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Quoted in UpJourney on Narcissism

Quoted in UpJourney on 'How to Stop Being a Narcissist' along with 10 other experts

Link given below

https://upjourney.com/how-to-stop-being-a-narcissist



The catch is that most narcissists live in denial, they rationalize their behavior or are even infuriated if the term narcissist is suggested to them. There is a lack of insight.


Contrary to popular belief that they are overconfident and haughty, narcissism is actually an overcompensation for low self-esteem and an ‘avoiding pain’ strategy. A narcissist is often not aware of this fact.


It’s a maladaptive defense mechanism, which avoids pain and involves excessive self-investment. Poor emotional strength is a hallmark, so they cushion themselves with justifications and evidence.


A narcissist is incapable of seeing another person’s pain or complaint as he doesn’t allow himself to be vulnerable emotionally. There could be a past history of childhood trauma, bullying or inferiority complex during teenage or childhood.


The possibility of over-controlling parents also is likely. The people in close relationship with a narcissist often suffer as their needs are ignored.


Here are some ways to help yourself as a narcissist:

Introducing yourself to the possibility of there being two or more right answers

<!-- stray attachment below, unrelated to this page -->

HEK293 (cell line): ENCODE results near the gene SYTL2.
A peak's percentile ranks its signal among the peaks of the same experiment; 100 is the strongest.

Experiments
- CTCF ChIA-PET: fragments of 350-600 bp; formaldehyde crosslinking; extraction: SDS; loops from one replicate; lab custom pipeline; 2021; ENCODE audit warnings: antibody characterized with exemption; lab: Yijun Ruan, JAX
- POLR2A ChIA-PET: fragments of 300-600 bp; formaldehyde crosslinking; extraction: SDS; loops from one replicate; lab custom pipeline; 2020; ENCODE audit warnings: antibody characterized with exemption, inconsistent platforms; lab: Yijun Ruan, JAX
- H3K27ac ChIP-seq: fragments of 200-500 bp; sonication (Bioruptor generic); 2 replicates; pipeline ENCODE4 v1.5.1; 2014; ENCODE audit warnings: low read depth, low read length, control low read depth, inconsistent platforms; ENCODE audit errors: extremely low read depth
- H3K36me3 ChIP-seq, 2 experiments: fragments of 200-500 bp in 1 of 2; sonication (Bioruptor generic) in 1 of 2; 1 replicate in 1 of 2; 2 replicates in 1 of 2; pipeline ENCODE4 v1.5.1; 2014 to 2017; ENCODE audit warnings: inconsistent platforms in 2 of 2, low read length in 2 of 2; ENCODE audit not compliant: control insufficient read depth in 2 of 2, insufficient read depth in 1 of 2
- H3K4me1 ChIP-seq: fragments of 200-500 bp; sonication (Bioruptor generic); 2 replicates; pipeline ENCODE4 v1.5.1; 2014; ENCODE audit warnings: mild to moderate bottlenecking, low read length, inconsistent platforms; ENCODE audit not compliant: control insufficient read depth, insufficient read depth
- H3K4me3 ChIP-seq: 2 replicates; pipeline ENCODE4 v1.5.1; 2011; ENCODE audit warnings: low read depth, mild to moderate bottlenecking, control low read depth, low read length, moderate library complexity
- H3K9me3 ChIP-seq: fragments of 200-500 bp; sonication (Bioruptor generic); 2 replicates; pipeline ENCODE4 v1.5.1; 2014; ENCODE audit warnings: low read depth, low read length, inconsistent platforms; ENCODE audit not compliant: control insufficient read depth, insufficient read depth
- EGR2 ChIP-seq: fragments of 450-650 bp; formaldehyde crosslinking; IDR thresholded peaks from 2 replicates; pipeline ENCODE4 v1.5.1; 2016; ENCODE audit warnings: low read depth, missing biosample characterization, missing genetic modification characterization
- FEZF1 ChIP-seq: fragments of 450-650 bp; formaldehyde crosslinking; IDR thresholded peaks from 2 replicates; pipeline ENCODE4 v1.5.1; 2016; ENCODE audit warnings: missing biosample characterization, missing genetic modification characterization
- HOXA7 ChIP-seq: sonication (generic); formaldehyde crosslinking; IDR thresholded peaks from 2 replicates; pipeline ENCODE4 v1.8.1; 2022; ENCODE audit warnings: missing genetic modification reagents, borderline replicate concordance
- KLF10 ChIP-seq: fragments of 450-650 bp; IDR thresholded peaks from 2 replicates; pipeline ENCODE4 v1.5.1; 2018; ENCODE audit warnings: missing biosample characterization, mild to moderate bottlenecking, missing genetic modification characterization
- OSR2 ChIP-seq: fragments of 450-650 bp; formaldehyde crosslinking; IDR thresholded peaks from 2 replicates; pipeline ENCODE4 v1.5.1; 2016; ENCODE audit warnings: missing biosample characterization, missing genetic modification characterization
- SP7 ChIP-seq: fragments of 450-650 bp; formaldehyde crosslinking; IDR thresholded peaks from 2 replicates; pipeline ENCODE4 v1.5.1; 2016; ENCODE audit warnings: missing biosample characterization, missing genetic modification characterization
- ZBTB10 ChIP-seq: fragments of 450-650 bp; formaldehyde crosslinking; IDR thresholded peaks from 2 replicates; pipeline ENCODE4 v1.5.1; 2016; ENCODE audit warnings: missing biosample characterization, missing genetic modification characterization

Most of the time they think if I am sure I am right the other person has to be wrong but it is possible to have two or more right answers depending on perspective.

For e.g.; It is possible that the best form of physical exercise could be yoga, running or gym. Each individual may find any of these answers right.


Be open for feedback

Collecting anonymous feedback from colleagues and friends about changes or problems people have from you so you can get an evaluation of behavior.


Being more in touch with the present moment

Listen to what people say instead of facing each day, person and situation with prejudice.


Identify past trauma

Try to notice if you’re avoiding any pain or trauma in your current life or in the past.


Compassion

Compassion is not necessarily an inherent virtue but a skill that can be learned. Compassion toward self and others can be cultivated.




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